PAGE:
Spontaneous superficial arteriovenous malformation causing p
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A 58 year old lady was referred to the Otolaryngology clinic with an 18-month history of pulsatile tinnitus. This was associated with an enlarging swelling posterior to her right ear. There was no history of trauma, surgery, or percutaneous procedures to her neck, and she was otherwise medically well.

On examination, there was a soft, compressible, pulsatile swelling overlying the right mastoid process that pulsated in synchronicity with her heartbeat. On auscultation, a bruit was audible. Contrast CT displayed evidence of congestion of the posterior auricular division of the right external carotid artery with a large abnormal vascular channel communicating with the external jugular vein. The channel measured approximately 20 × 21 × 13 mm and was located directly below the tip of the right mastoid.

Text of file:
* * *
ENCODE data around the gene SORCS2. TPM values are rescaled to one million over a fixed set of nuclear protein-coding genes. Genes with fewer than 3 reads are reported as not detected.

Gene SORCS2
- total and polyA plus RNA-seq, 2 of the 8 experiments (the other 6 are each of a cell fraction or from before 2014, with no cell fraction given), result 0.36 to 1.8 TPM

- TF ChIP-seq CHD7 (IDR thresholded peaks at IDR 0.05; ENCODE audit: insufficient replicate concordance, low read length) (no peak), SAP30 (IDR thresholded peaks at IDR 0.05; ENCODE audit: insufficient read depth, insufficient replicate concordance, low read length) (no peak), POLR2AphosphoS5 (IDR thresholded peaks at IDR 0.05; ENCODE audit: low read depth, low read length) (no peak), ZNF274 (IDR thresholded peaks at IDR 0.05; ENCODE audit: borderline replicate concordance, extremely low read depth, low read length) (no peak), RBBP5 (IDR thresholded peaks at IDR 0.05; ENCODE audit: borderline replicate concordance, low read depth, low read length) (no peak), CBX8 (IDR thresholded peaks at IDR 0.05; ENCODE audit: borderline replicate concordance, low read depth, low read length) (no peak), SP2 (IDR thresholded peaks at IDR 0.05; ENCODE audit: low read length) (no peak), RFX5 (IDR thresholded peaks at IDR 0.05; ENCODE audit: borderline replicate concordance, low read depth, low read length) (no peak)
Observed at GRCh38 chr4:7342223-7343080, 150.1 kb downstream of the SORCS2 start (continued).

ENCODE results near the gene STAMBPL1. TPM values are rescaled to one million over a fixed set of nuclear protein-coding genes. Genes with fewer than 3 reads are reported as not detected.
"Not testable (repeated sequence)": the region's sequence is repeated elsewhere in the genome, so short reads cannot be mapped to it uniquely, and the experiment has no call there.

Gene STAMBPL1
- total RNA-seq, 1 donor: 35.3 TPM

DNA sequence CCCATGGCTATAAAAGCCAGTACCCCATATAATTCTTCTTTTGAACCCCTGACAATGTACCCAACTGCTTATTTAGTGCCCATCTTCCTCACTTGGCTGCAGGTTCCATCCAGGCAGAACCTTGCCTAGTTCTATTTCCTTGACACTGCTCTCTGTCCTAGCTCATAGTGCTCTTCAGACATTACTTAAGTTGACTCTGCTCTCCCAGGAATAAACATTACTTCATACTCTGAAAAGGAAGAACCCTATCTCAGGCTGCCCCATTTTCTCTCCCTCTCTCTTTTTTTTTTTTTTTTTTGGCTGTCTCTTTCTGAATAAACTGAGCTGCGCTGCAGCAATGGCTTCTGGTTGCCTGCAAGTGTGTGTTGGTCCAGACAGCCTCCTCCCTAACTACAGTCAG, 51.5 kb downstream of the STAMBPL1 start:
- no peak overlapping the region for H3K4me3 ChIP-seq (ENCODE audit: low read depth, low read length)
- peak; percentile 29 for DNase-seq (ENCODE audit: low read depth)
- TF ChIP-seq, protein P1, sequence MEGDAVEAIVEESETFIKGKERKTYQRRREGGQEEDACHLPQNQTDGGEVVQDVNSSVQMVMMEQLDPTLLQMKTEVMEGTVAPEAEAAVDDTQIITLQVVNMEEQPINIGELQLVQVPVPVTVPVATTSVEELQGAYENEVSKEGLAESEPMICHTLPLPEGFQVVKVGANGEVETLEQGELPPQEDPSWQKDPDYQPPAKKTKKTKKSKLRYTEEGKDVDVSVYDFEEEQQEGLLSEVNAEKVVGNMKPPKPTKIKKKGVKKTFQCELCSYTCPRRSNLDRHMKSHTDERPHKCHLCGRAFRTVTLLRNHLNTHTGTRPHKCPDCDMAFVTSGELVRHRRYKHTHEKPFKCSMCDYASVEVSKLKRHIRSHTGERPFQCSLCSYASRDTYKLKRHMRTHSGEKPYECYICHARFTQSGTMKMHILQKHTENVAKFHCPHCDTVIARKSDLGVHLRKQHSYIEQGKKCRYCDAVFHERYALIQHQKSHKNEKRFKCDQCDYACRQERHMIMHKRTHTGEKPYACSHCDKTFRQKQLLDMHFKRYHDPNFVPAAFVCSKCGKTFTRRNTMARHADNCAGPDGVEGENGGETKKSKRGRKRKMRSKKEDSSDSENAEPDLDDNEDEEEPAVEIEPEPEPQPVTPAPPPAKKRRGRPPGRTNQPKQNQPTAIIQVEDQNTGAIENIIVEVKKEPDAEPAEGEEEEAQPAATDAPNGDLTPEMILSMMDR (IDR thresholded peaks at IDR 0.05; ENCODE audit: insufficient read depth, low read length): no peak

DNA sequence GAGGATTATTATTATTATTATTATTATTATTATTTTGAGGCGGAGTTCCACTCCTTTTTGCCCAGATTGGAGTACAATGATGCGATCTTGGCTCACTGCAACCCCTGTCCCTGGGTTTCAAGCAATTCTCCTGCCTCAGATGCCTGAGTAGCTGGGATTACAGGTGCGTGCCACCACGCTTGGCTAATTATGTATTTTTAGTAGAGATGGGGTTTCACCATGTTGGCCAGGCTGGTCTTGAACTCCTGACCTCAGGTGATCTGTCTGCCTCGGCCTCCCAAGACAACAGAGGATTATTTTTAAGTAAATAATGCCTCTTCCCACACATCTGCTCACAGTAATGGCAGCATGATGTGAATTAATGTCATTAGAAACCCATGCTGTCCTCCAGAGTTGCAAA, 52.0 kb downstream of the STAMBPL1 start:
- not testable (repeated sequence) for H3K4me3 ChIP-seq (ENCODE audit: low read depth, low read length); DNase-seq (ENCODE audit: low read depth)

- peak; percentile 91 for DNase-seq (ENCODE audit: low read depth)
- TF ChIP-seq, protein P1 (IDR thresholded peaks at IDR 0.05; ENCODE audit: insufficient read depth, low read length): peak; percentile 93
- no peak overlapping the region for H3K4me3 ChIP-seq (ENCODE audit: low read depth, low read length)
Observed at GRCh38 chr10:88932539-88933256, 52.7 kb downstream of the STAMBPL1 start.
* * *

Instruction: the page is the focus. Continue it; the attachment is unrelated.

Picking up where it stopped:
The swelling was excised surgically. Intra-operatively a large, thin-walled vein with a small arterial supply was identified deep to the lesion. The lesion was removed in toto. Following surgical excision, the patient's symptoms completely resolved.

Spontaneous AVFs in the head and neck are rare and a significant proportion are associated with genetic or connective tissue diseases. They classically present as a pulsatile neck mass, sometimes accompanied by associated audiovestibular and neurological signs and symptoms. Treatment options include conservative management, endovascular intervention, or surgical excision.

Source: https://onlinelibrary.wiley.com/doi/full/10.1002/ccr3.3670?af=R